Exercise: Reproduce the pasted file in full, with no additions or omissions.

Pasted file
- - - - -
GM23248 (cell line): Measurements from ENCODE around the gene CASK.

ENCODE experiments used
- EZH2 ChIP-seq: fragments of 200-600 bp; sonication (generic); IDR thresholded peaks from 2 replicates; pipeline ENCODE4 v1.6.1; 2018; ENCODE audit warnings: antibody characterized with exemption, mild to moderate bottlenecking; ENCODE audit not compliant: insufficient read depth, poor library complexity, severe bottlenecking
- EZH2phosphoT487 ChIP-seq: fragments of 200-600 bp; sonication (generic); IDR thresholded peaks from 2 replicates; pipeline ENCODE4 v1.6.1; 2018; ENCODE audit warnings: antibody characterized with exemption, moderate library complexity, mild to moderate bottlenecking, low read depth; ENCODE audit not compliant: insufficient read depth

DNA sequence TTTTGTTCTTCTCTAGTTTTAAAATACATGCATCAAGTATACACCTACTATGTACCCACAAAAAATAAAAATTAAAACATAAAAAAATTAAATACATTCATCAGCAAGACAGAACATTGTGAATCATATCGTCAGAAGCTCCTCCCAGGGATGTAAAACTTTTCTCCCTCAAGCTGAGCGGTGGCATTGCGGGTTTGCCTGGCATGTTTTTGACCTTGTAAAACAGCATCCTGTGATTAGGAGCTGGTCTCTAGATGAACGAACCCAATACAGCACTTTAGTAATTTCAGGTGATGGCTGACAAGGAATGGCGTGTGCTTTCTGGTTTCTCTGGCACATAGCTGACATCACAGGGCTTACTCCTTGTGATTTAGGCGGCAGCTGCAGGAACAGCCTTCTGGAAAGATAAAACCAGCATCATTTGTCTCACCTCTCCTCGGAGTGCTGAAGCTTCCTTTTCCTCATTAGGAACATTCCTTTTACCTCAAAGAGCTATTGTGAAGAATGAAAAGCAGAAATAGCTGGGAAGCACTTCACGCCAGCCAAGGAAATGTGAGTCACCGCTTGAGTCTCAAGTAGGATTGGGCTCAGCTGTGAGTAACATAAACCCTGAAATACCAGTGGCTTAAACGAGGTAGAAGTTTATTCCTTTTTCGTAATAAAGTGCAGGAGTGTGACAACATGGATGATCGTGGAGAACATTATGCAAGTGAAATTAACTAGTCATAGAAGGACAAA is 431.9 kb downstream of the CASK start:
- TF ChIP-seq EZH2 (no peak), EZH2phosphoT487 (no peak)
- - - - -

GM23248 (cell line): Measurements from ENCODE around the gene CASK.

ENCODE experiments used
- EZH2 ChIP-seq: fragments of 200-600 bp; sonication (generic); IDR thresholded peaks from 2 replicates; pipeline ENCODE4 v1.6.1; 2018; ENCODE audit warnings: antibody characterized with exemption, mild to moderate bottlenecking; ENCODE audit not compliant: insufficient read depth, poor library complexity, severe bottlenecking
- EZH2phosphoT487 ChIP-seq: fragments of 200-600 bp; sonication (generic); IDR thresholded peaks from 2 replicates; pipeline ENCODE4 v1.6.1; 2018; ENCODE audit warnings: antibody characterized with exemption, moderate library complexity, mild to moderate bottlenecking, low read depth; ENCODE audit not compliant: insufficient read depth

DNA sequence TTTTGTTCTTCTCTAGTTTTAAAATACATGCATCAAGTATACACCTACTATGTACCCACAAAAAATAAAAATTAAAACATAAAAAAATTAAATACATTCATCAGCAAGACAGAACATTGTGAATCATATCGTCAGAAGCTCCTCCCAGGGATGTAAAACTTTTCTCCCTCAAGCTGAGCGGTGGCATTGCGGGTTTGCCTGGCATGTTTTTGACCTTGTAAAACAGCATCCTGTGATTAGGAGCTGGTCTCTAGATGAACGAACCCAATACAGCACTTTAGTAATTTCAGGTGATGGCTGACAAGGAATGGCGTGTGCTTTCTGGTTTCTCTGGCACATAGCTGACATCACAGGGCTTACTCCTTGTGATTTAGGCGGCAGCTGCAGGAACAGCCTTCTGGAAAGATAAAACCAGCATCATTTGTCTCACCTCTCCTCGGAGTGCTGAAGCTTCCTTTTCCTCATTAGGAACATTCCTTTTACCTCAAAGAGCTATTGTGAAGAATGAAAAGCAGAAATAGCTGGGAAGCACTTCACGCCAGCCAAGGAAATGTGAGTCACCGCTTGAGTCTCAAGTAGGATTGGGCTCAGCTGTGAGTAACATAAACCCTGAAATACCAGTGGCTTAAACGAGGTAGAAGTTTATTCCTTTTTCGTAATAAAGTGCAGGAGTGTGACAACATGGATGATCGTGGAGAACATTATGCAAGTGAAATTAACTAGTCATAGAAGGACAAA is 431.9 kb downstream of the CASK start:
- TF ChIP-seq EZH2 (no peak), EZH2phosphoT487 (no peak)